Senator Proos Touts 21 New Human Trafficking Laws

Human TraffickingWSJM – Radio

New protections are now in place in Michigan for victims and survivors of human trafficking. Governor Snyder has recently enacted 21 new laws, with three of the bills sponsored by Senator John Proos of St. Joseph. He says the I-94 corridor is among the most active routes for traffickers.

Among the provisions of the new laws are the creation of the Human Trafficking Victims Compensation Act. That act will make survivors eligible for financial compensation from those who trafficked them, and the survivors will also now be allowed to sue their captors. Another part of the new law gives survivors better access to medical and psychological care. Southwest Michigan Human Trafficking Task Force founder Cathy Knauf says it’s modern day slavery and is the fastest-growing criminal enterprise in the country. For total crimes, trafficking trails only drugs and guns.


Proos Visits Michigan Women’s Commission, Talks Human Trafficking

Proos_Womens Commission Human TraffickingWSJM – Radio

Jason Scott Reporting

Human trafficking is the world’s second largest criminal industry and a major problem in Michigan, according to state Senator John Proos.

This week he talked with the Michigan Women’s Commission about recently introduced legislation to combat the crime.

Proos’ bills give victims a chance to sue for restitution, also an opportunity for a hearing where a judge could clear convictions from their record if the offenses were committed as a result of being trafficked.

Cracking Down on Human Sex Trafficking

Human trafficking is the second-largest criminal industry in the world that devastates the lives of thousands of adults and children each year with a third of cases involving the sexual exploitation of a child.

Senate Bill 1213 would make the solicitation of a minor age 16 or 17 to commit prostitution or any other lewd or immoral act a felony punishable by imprisonment of up to five years, a fine of not more than $10,000 or both.

This crackdown targets the source of the problem: The person soliciting the prostitute, which results in thousands of women and children being sexually exploited – often against their will.

The bill would ensure that anyone attempting to exploit a child receives a severe punishment that fits the severe impact of their crime.

Human trafficking has occurred if a person was induced to perform labor or a commercial sex act through force, fraud or coercion. However, anyone under the age of 18 who performs a commercial sex act is considered a victim regardless of force, fraud or coercion.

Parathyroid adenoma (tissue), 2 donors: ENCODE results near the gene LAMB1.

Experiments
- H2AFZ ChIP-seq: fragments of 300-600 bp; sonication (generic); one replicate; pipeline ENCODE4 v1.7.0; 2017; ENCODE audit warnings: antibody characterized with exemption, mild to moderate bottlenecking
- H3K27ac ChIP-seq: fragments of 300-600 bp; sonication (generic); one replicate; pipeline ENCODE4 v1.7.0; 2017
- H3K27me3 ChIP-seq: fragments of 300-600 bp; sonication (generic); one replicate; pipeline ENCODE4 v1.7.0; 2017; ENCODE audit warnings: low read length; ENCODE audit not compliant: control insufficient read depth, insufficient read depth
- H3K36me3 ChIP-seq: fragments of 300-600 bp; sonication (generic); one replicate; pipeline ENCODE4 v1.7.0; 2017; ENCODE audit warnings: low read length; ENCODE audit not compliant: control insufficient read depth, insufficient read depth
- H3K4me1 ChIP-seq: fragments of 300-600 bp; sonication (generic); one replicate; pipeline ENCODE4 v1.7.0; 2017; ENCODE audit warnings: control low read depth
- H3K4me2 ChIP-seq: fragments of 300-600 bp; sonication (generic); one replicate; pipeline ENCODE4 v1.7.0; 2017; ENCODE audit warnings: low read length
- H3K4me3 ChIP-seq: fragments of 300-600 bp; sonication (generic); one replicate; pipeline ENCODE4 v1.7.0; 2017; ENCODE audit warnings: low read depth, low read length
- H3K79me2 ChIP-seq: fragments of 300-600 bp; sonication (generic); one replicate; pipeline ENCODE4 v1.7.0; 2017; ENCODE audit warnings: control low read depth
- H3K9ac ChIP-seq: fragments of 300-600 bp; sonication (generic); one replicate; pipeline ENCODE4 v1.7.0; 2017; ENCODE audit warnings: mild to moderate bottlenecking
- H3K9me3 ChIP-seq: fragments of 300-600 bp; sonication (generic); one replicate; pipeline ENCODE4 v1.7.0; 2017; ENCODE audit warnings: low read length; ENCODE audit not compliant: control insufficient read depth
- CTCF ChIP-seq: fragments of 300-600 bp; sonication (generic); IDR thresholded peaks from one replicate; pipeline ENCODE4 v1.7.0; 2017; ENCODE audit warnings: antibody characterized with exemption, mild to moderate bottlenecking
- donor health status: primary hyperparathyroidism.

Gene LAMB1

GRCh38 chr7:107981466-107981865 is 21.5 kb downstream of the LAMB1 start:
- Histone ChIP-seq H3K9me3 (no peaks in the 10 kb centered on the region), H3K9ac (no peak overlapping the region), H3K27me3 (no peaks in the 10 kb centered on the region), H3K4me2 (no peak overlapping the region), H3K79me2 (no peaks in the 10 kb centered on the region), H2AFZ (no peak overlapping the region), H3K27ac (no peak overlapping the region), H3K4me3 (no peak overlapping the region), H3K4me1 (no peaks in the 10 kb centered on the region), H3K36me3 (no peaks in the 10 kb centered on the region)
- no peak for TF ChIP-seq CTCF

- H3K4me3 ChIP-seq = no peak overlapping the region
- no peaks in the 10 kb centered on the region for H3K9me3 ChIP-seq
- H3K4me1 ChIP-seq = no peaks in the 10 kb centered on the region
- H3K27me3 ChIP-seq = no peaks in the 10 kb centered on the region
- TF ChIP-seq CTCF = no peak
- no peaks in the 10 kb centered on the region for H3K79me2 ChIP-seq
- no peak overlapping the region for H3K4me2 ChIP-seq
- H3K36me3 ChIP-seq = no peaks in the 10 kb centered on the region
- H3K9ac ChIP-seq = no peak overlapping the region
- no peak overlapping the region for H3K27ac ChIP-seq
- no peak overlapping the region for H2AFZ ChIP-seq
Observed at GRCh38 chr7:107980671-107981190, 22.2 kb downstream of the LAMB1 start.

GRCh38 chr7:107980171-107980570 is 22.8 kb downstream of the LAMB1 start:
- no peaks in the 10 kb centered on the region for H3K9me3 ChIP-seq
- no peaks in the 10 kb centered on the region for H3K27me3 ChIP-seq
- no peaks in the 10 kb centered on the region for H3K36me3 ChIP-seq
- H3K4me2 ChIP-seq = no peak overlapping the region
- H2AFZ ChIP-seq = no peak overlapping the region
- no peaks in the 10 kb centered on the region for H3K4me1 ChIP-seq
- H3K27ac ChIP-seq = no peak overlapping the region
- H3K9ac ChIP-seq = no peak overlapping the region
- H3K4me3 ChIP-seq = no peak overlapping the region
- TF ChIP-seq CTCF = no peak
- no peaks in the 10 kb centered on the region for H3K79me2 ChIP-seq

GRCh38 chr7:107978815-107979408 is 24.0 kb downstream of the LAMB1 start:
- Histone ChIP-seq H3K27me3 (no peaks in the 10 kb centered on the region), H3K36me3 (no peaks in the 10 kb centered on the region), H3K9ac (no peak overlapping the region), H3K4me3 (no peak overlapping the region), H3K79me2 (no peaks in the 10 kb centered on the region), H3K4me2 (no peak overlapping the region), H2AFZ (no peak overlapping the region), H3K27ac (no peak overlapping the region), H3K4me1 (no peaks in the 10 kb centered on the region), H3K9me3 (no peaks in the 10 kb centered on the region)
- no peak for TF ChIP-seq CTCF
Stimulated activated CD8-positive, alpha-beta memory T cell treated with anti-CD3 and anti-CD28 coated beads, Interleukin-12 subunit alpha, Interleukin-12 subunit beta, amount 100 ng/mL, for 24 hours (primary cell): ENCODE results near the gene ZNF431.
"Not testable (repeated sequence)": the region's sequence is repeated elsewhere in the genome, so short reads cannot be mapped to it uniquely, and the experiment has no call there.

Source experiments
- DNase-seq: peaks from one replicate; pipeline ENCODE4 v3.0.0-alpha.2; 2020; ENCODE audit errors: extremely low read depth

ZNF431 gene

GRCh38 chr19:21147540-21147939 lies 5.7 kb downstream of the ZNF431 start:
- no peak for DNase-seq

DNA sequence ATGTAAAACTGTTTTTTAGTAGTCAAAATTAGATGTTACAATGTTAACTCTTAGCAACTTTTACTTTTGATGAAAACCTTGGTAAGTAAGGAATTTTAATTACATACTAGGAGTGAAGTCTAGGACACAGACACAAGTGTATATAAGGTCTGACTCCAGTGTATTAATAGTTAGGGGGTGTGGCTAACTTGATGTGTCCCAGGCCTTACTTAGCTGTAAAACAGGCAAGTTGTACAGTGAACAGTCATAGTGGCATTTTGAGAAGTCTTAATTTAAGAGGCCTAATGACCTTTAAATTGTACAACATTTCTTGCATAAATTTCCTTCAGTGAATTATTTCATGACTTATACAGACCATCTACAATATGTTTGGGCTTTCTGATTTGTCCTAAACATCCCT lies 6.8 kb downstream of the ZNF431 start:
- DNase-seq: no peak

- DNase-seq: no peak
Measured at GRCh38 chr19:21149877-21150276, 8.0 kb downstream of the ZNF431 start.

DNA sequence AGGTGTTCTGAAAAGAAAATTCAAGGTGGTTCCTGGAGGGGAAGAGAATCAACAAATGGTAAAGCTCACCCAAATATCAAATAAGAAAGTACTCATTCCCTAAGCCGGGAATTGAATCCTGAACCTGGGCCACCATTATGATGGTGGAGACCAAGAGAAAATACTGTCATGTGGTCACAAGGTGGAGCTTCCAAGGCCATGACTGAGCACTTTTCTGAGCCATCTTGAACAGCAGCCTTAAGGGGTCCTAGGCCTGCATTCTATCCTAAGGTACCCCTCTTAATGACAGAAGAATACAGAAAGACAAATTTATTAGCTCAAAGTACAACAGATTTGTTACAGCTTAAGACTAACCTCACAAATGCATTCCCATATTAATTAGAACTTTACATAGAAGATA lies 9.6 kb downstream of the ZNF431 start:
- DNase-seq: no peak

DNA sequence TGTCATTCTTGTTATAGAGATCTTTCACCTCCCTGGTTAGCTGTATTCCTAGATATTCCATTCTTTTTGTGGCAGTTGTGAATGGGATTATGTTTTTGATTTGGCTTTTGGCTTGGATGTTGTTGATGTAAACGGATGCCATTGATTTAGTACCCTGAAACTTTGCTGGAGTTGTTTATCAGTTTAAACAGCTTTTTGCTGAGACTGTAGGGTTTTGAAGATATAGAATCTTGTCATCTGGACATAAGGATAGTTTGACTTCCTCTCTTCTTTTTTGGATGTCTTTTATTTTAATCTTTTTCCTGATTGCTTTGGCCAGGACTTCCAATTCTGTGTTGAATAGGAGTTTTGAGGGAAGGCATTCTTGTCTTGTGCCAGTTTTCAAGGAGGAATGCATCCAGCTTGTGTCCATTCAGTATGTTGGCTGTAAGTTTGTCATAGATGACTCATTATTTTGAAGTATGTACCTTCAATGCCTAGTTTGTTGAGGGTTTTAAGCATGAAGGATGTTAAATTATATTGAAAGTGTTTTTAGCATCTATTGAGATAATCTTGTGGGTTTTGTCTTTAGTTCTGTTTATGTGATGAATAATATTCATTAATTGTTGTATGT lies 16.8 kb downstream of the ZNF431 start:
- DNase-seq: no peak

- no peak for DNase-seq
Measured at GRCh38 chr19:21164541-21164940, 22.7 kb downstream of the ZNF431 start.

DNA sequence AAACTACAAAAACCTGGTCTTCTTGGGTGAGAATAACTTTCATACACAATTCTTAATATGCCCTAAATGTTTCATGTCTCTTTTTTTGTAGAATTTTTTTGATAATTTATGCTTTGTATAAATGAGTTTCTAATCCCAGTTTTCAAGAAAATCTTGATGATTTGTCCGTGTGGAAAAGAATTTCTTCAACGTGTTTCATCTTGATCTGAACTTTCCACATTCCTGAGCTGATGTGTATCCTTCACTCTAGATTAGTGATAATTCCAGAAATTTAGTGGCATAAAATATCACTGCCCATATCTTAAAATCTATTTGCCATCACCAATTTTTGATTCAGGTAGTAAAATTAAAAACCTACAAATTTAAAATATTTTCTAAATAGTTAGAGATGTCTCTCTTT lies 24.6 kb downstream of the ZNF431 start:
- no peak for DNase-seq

While we don’t often think about this terrible crime happening in our great state, unfortunately it does. That is why Michigan’s human trafficking laws were strengthened in 2010.

In March, Attorney General Bill Schuette secured the first conviction under the new laws. A 32-year-old Detroit man was convicted on 8 counts for enslaving two girls age 14 and 15 and forcing them to engage in prostitution. Currently, six defendants are facing human trafficking charges right here in Michigan.

If you are a victim of human trafficking or if you know someone who may need help, please contact the National Human Trafficking Resource Center at 1-888-373-7888.

For more information about human trafficking visit the attorney general’s website at: Click on “human trafficking.”

Bills Aim to Prevent Human Trafficking in Michigan

Legislation to help stop human sex trafficking in Michigan by strengthening the punishment for soliciting a minor to commit prostitution was approved by the Michigan Senate on Thursday. Senate Bill 1213 would make the solicitation of a minor age 16 or 17 to commit prostitution or any other lewd or immoral act a felony punishable by imprisonment of up to five years. State Senator John Proos says that this will help fight a crime that many people don’t often talk about.

Information about human trafficking — including how to identify and report it — is available on the Michigan attorney general’s website at The bill approved this week now goes on to the State House.